Advocates Urge NYC Dept of Education to Expand Successful Sex Ed Program

Affiliate: ACLU of New York
May 27, 2010 12:00 am

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NEW YORK – Thirty organizations, including health care providers, HIV/AIDS prevention and education advocates, youth service providers and legal and policy advocates, have joined the New York Civil Liberties Union in urging New York City Schools Chancellor Joel Klein to expand a successful sex education pilot program in the South Bronx to all of the city’s public middle and high schools next year, with the ultimate goal of making age-appropriate, comprehensive sex ed available to all students in all grades.

In April, the NYCLU obtained a previously unreleased evaluation of a Department of Education-approved, evidence-based sexuality education program that was piloted in 10 South Bronx middle and high schools during the spring semester of the 2007-2008 school year. According to the evaluation, which was recently completed by the DOE and Department of Health and Mental Hygiene, the pilot program was widely supported by teachers, principals, parents and students in the seven schools that completed it.

In a letter to Klein, the advocacy organizations maintained that the positive findings and the availability of new federal funding for evidence-based unintended pregnancy prevention programs make a strong case for expanding the pilot program citywide.

“For too long, the city has failed to provide students the information they need to make healthy choices about sex,” said Galen Sherwin, director of the NYCLU’s Reproductive Rights Project. “The success of the South Bronx pilot program shows that the DOE can provide evidence-based comprehensive sex education to the city’s young people. Chancellor Klein and Mayor Bloomberg must focus on implementing similar programs citywide.”

Comprehensive sexuality education is not a part of the required curriculum in New York State. City schools are not required to provide sexuality education despite a clear need for it: New York City has the highest rates of HIV and AIDS infection in the United States. According to 2005 Youth Risk Behavior Survey data, 41 percent of New York City youth reported becoming sexually active by 9th grade and 58 percent by 12th grade.

The evaluation of the South Bronx pilot revealed that:

  • Students were highly engaged in the program;
  • Very few parents chose to opt their children out of it;
  • All of the teachers who completed the program reported that providing sex education in school is important and several said it should be mandatory;
  • All of the principals who participated in a final focus group said they would use the curricula again and recommend them to other principals.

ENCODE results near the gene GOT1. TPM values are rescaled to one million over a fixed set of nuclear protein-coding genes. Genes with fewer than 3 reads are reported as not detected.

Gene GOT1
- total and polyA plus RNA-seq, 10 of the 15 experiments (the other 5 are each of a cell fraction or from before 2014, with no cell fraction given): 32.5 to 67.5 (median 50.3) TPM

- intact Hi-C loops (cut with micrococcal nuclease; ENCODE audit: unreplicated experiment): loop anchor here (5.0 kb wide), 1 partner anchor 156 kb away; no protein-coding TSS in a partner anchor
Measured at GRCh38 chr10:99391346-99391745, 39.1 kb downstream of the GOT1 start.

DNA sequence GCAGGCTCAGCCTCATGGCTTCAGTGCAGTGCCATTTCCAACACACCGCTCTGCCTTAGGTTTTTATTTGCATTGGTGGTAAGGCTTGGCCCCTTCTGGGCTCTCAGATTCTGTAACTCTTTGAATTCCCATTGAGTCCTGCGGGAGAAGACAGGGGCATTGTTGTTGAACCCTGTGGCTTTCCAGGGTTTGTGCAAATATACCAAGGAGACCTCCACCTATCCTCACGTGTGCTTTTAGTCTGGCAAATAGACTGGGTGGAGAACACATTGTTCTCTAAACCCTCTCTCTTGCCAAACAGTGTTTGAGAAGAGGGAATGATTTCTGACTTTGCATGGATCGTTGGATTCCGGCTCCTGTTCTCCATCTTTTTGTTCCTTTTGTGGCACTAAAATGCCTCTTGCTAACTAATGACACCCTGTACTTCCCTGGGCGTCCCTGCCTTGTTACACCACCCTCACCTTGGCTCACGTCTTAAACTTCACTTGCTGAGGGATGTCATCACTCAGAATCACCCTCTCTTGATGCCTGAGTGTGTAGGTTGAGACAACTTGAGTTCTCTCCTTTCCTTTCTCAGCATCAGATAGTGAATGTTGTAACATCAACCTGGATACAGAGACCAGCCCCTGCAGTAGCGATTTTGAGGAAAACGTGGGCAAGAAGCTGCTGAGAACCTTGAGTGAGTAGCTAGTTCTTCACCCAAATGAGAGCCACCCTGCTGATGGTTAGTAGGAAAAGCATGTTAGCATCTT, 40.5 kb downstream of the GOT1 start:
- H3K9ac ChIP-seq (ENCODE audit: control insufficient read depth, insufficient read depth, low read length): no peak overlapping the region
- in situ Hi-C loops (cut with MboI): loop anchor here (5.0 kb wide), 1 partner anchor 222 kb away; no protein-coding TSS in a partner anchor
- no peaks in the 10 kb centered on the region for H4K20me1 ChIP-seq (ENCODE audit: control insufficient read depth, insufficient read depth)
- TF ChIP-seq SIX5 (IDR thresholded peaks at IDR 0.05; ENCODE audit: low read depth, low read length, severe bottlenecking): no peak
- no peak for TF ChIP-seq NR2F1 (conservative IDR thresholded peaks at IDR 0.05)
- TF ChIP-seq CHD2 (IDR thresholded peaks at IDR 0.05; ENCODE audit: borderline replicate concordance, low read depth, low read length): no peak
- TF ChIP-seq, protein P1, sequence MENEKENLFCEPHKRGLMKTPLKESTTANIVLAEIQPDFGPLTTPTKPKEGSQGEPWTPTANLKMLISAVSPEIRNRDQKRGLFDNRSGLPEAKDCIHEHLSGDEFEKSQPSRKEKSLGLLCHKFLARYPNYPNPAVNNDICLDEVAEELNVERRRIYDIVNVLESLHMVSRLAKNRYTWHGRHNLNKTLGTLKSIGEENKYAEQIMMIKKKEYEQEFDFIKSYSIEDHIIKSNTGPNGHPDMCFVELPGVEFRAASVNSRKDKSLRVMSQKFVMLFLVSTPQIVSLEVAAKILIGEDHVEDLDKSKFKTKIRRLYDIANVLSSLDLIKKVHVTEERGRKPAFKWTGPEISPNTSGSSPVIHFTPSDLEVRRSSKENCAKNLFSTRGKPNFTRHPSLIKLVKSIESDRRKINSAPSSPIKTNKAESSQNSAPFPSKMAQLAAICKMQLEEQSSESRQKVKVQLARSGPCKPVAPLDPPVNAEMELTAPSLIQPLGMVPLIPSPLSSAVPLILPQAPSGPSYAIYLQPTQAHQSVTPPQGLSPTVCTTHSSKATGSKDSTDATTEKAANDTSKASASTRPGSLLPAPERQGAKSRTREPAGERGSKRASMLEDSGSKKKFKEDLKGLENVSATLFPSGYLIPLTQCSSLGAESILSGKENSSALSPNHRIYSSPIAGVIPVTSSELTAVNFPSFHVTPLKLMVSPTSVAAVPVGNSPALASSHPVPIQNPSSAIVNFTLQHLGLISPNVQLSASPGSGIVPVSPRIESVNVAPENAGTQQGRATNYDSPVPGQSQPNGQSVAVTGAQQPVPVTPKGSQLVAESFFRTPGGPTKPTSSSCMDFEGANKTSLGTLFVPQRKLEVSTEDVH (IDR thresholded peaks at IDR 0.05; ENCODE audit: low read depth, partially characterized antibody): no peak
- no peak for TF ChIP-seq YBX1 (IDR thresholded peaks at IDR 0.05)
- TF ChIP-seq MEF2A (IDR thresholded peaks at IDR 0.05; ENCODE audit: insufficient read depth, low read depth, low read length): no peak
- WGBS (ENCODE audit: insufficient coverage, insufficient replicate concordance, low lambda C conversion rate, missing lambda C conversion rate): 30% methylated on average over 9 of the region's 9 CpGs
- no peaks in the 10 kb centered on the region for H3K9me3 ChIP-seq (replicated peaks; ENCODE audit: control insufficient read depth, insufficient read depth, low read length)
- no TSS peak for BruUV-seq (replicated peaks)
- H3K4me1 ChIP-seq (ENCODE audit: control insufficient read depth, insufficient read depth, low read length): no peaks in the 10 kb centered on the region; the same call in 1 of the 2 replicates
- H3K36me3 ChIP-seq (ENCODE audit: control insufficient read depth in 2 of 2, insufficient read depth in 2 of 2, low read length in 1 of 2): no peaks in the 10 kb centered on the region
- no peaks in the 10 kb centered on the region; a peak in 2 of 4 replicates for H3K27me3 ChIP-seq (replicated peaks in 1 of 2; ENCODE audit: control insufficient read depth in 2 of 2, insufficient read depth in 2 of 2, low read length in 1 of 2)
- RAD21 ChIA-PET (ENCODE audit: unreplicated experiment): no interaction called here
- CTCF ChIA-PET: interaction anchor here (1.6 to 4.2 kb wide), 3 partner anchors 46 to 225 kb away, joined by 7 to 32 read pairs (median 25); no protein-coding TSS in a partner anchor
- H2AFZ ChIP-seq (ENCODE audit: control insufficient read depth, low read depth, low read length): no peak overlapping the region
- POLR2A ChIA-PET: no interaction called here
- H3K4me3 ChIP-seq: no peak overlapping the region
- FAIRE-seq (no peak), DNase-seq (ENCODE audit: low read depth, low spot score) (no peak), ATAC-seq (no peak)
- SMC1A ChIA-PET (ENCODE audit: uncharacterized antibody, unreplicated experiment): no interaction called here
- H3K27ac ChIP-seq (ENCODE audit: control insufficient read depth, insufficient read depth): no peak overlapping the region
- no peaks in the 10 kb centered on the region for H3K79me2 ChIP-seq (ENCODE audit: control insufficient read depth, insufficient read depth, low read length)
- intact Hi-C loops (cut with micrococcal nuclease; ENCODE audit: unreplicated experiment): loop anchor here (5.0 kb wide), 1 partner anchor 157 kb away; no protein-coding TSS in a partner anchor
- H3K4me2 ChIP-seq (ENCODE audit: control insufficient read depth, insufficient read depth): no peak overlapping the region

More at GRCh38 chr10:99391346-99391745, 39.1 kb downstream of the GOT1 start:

These positive findings create an opportunity for the city to take advantage of increased federal funding for comprehensive sex education programs. In fact, we understand that the DOE is in the process of applying for funds recently made available by the federal Office of Adolescent Health. In the request for proposals, the Office of Adolescent Health lists the curriculum used in the Bronx pilot program among the evidence-based programs eligible for federal funding.

“We applaud the DOE for taking advantage of this funding opportunity to expand sex ed in New York City middle and high schools, and we urge them to use these funds to further the goal of making sex ed a requirement in all New York City schools,” said Karyn Brownson, director of the NYCLU’s Teen Health Initiative. “In expanding sex ed programming, the DOE can draw on the knowledge and expertise of the many community-based organizations that have spent years engaging and educating New York City students on issues of sexual health.”

The following organizations signed the letter: Asian and Pacific Islander Coalition on HIV/AIDS; Bushwick IMPACT; The Children’s Aid Society, Carrera Adolescent Pregnancy Prevention Program; WCLA – Choice Matters; The Committee for Hispanic Children and Families; Community Healthcare Network; Gay Men’s Health Crisis; Girls Incorporated of New York City; Health & Education Alternatives for Teens; The HIV Law Project, Center for Women and HIV Advocacy; Love Heals; The Lower East Side Harm Reduction Center; Lutheran Family Health Centers; Mount Sinai Adolescent Health Center; National Black Leadership Commission on AIDS; NOW – New York City; NOW – New York State; New Settlement Apartments; New York City Alliance Against Sexual Assault; NYCLU; New York State Coalition for School-Based Health Centers; Planned Parenthood of New York City; Public Health Solutions; SIECUS; Sistas on the Rise; SUNY Downstate Medical Center; Women’s Housing and Economic Development Corporation; Women’s Initiative to Stop HIV of the Legal Action Center; Women’s City Club of New York; Young Women of Color HIV/AIDS Coalition.

To read the letter the advocates sent and to see the evaluation of the Bronx sex ed program, visit:

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